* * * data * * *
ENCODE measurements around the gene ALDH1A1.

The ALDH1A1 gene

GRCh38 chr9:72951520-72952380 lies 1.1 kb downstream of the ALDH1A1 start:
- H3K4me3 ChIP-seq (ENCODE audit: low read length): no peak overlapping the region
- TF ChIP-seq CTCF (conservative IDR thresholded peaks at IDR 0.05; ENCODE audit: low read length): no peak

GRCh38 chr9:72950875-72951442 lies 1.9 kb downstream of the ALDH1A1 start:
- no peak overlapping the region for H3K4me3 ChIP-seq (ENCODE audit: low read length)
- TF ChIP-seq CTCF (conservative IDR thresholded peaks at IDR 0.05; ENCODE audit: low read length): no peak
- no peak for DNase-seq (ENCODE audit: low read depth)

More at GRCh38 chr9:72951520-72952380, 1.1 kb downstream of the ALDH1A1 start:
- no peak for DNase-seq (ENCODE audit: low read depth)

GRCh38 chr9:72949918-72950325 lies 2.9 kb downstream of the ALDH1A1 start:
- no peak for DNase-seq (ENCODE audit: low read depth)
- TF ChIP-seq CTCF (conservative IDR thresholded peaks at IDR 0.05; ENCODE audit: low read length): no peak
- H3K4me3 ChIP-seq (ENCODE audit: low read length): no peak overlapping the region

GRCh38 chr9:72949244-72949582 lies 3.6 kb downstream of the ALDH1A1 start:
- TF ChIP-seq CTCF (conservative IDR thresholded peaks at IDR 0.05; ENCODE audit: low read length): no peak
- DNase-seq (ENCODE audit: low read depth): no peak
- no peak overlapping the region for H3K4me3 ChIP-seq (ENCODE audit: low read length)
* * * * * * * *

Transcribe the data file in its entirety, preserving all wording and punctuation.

ENCODE measurements around the gene ALDH1A1.

The ALDH1A1 gene

GRCh38 chr9:72951520-72952380 lies 1.1 kb downstream of the ALDH1A1 start:
- H3K4me3 ChIP-seq (ENCODE audit: low read length): no peak overlapping the region
- TF ChIP-seq CTCF (conservative IDR thresholded peaks at IDR 0.05; ENCODE audit: low read length): no peak

GRCh38 chr9:72950875-72951442 lies 1.9 kb downstream of the ALDH1A1 start:
- no peak overlapping the region for H3K4me3 ChIP-seq (ENCODE audit: low read length)
- TF ChIP-seq CTCF (conservative IDR thresholded peaks at IDR 0.05; ENCODE audit: low read length): no peak
- no peak for DNase-seq (ENCODE audit: low read depth)

More at GRCh38 chr9:72951520-72952380, 1.1 kb downstream of the ALDH1A1 start:
- no peak for DNase-seq (ENCODE audit: low read depth)

GRCh38 chr9:72949918-72950325 lies 2.9 kb downstream of the ALDH1A1 start:
- no peak for DNase-seq (ENCODE audit: low read depth)
- TF ChIP-seq CTCF (conservative IDR thresholded peaks at IDR 0.05; ENCODE audit: low read length): no peak
- H3K4me3 ChIP-seq (ENCODE audit: low read length): no peak overlapping the region

GRCh38 chr9:72949244-72949582 lies 3.6 kb downstream of the ALDH1A1 start:
- TF ChIP-seq CTCF (conservative IDR thresholded peaks at IDR 0.05; ENCODE audit: low read length): no peak
- DNase-seq (ENCODE audit: low read depth): no peak
- no peak overlapping the region for H3K4me3 ChIP-seq (ENCODE audit: low read length)